One of my favorite stories about chess involves castling.
The story goes that a player in a tournament once castled in a
thoroughly original manner: having earlier promoted a pawn on
his King file to a rook, and not having moved it since it then, he
castled by moving his King to K3, and the rook to K2! His opponent
called him on it, and the tournament director got involved.
The unorthodox player insisted that he look up the definition of
castling, and, upon doing so, the TD found that the move that had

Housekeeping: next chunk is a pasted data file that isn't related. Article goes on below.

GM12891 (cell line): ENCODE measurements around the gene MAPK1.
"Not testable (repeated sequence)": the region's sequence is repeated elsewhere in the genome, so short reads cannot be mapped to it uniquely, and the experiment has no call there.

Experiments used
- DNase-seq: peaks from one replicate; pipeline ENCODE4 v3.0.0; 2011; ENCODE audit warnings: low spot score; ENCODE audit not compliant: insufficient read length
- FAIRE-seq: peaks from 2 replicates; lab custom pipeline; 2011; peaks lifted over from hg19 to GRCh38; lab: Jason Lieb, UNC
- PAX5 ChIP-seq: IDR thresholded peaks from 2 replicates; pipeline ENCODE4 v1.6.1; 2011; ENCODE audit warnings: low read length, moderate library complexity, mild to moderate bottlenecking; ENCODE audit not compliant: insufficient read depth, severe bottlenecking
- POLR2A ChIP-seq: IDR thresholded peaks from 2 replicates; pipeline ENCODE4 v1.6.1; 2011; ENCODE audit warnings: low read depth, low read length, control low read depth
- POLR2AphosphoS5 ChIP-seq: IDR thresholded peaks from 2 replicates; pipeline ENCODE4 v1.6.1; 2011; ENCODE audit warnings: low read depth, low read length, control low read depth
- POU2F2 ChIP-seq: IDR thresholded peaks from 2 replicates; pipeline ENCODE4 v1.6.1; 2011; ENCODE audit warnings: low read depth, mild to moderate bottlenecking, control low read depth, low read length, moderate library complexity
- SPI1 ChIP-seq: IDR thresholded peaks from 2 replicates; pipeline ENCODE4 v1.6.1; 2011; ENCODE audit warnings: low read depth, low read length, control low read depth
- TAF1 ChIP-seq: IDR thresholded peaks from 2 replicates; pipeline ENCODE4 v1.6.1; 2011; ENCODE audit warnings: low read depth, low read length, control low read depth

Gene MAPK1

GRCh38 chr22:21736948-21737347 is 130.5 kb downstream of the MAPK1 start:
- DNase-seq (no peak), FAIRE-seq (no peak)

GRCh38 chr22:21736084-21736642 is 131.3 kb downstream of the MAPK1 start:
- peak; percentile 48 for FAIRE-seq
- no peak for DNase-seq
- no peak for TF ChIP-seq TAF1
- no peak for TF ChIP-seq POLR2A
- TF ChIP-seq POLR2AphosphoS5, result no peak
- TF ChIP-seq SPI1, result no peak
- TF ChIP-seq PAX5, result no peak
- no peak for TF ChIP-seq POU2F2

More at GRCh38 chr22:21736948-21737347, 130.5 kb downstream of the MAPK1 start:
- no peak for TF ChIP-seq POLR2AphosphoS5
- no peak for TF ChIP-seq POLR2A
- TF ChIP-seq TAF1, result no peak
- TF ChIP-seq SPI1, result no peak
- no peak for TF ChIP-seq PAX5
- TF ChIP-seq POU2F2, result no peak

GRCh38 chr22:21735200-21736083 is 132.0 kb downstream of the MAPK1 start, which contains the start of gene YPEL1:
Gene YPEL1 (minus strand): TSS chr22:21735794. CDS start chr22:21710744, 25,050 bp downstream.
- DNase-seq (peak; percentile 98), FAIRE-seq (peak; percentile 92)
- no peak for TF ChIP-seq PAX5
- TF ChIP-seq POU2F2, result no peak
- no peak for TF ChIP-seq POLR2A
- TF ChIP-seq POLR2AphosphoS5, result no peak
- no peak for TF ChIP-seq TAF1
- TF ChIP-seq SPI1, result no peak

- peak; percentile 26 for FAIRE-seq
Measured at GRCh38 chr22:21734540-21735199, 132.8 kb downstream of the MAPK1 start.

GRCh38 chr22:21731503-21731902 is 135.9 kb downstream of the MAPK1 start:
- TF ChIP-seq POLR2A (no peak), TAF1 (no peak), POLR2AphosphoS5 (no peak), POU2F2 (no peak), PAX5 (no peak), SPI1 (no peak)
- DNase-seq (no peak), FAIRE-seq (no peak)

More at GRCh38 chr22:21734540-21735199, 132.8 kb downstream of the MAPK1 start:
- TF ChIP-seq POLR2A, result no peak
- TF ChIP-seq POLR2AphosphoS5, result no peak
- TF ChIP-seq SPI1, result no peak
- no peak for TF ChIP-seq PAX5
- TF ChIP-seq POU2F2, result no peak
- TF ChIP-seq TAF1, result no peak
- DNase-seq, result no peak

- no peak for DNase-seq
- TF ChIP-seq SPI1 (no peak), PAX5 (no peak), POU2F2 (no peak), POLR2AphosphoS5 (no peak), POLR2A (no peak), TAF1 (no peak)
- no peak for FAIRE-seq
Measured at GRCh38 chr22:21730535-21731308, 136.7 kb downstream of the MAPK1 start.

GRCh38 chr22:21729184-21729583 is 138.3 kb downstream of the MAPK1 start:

been made met all the requirements listed, so he allowed it.
Because it is probably an urban legend, it is ornamented
with an additional feature that makes you think
only in the movies. The castling player was said to be in dire straits,
but the castling move won the game by checkmating
The move itself would have drawn gasps from the crowd
if chess tournaments drew crowds, and as the realization of
checkmate swept through them, the spectators would have roared.
Since this never happens, we may as well continue the fantasy and
envision them choosing up sides based on their opinions of the move's legality,
and probably ending up lynching the tournament director.